Unlike jurisdictions like the United States of America, Canada does not presently have legislation similar to the United States’ Children’s Online Privacy Protection Act (COPPA). The Committee has recommended that the Government of Canada consider implementing specific rules of consent for minors as well as regulations to govern the collection, use and disclosure of minors’ personal information (Recommendation No. 9).
In the EU’s GDPR, a right to “data portability” is recognized. This right does not presently exist in Canadian law, and the Committee has recommended that PIPEDA be amended to include a data portability right (Recommendation No. 10).
Online Reputation and Respect for Privacy
The Committee examined, in detail, a “right to be forgotten” and the two concepts that are typically included in that right: (a) the “right to erasure”; and (b) the “right to de-indexing”.
Where a “right to erasure” typically means a right to have information removed from a website, a “right to de-indexing” typically refers to a right to have a website containing personal information removed from the results generated by Internet search engines.
The Committee has called on the Government of Canada to consider incorporating into PIPEDA a framework for a “right to erasure” based on the EU’s model, that would, as a minimum, enable young people to request that information posted online (either by themselves or someone else) be taken down (Recommendation No. 11).
Similarly, the Committee has recommended that the Government of Canada consider amending PIPEDA to include a framework for a “right to de-indexing”, and that a “right to de-indexing” be expressly recognized in situations where personal information posted online pertains to an individual when he or she was a minor (Recommendation No. 12).
During its hearings, the Committee heard that “too often little attention is paid to the end of a document’s life cycle”. In the Committee’s opinion, the Government of Canada should consider amending PIPEDA so it is clearer what organizations’ obligations are with respect to the destruction of personal information (Recommendation No. 13).
The concept of “privacy by design”, which was developed in the 1990s by the then Information and Privacy Commissioner of Ontario (a Canadian province), has been embraced, conceptually, throughout Canada and in other parts of the world. In the Committee’s opinion, it is now time to amend PIPEDA so “privacy by design” becomes a central principle under the statue, and, where possible, “privacy by design”‘s seven foundational principles be included (Recommendation No. 14).
Enforcement Powers of the Privacy Commissioner
Under PIPEDA, the OPC and the Privacy Commissioner serve an ombudsman role, and the compliance tools available to them are limited.
As a result of the evidence presented before it, the Committee has concluded that “there is a demonstrated need to grant the Privacy Commissioner enforcement powers related to PIPEDA”, and the Committee has recommended “using the system currently in place in the United Kingdom as a model”. As part of its recommendations, the Committee has stated that the new enforcement powers should include the power to make orders and to impose fines for non-compliance (Recommendation No. 15).
Adequacy of PIPEDA under the EU’s GDPR
PIPEDA’s similarity to the EU’s Directive 95/46/EC (of the European Parliament and of the Council of 24 October 1995 on the protection of individuals with regard to the processing of personal data and on the free movement of such data) (the “Directive”) enabled PIPEDA to be declared adequate in relation to the Directive, which gave Canadians certain rights that other jurisdictions (such as the United States) did not enjoy because their privacy legislation was not consider adequate to European privacy standards and expectations.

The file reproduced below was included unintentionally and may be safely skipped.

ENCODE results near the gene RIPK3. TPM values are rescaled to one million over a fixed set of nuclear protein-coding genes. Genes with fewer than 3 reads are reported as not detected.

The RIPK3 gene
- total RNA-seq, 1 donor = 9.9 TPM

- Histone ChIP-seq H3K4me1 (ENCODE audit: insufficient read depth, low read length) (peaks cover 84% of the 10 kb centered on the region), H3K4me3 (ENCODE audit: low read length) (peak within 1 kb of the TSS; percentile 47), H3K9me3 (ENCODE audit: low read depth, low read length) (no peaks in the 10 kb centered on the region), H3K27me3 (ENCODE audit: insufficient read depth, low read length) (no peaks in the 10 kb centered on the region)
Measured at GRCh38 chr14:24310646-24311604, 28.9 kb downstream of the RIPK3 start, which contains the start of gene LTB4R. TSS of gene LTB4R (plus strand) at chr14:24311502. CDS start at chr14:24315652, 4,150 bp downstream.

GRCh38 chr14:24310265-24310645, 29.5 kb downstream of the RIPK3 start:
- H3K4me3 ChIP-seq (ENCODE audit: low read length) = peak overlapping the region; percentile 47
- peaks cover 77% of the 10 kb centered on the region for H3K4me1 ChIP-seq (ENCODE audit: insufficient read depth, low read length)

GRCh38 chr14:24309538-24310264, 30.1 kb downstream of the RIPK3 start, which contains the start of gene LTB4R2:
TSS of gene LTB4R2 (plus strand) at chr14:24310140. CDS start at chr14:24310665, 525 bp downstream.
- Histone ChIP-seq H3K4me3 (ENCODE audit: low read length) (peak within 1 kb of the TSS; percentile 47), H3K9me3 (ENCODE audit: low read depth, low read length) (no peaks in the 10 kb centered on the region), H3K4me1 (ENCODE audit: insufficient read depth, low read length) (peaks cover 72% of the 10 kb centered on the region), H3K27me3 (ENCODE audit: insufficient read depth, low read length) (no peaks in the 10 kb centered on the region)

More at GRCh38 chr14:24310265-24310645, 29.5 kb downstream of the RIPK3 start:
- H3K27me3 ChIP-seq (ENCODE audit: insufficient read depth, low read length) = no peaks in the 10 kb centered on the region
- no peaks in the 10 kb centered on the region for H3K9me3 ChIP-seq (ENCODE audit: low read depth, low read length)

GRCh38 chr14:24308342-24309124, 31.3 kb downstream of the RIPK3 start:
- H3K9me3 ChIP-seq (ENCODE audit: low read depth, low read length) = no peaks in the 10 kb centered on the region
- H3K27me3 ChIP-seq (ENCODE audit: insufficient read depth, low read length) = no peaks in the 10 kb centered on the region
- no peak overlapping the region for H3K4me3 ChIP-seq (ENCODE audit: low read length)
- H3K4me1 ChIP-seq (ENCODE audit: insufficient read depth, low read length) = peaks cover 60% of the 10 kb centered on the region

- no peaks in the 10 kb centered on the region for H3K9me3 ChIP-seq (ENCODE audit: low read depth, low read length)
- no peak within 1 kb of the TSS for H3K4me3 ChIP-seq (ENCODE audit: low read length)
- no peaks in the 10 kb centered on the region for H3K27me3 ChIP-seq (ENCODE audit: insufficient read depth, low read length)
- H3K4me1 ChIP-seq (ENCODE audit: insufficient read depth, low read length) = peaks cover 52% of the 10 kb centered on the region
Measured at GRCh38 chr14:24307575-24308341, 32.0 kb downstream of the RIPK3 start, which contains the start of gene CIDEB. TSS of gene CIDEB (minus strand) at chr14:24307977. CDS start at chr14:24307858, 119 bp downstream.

There has been concern in Canada that PIPEDA may not achieve “adequacy” status under the new EU’s GDPR. As a result, the Committee has recommended that the Government of Canada work with its EU counterparts and determine what, in the context of the GDPR, would constitute “adequate” status for PIPEDA (Recommendation No. 17).
The Committee recognizes that amendments to PIPEDA may be required so it maintains its “adequacy” status in relation to the GDPR, and the Committee has recommended that: (a) the Government of Canada determine what changes to PIPEDA, if any, are needed so the statute maintains its “adequacy” status; and (b) if changes to PIPEDA would be required so PIPEDA maintains its “adequacy” status, but such changes are not in the interests of Canada, the Government of Canada allow for the seamless transfer of data between the EU and Canada through the creation of appropriate mechanism (Recommendation No. 18).
PIPEDA is not applicable in all Canadian provinces, as some provinces have enacted “substantially similar” provincial legislation that applies in those provinces. In addition, some provinces have enacted personal health information specific legislation. The Committee has recommended that the Government of Canada work with Canada’s provinces and territories to ensure that they are aware of what would be required for the EU to grant “adequacy” status for their applicable legislation (Recommendation No. 19).
The next step is for the Canadian House of Commons and/or the Government of Canada to review the Report and decided what course(s) of action, if any, they will take to implement the 19 recommendations of the Committee.
Given the pending coming into force of the EU’s GDPR (May 2018), it is anticipated that the House of Commons and/or the Government of Canada will act promptly on some of the recommendations and they may delay, or decline, the implementation of some of the other recommendations.
With a federal election looming in 2019, the Government of Canada will need to act sooner than later to ensure that desired amendments to PIPEDA are enacted before the House of Commons is dissolved and any pending legislative changes subsequently die on the order paper.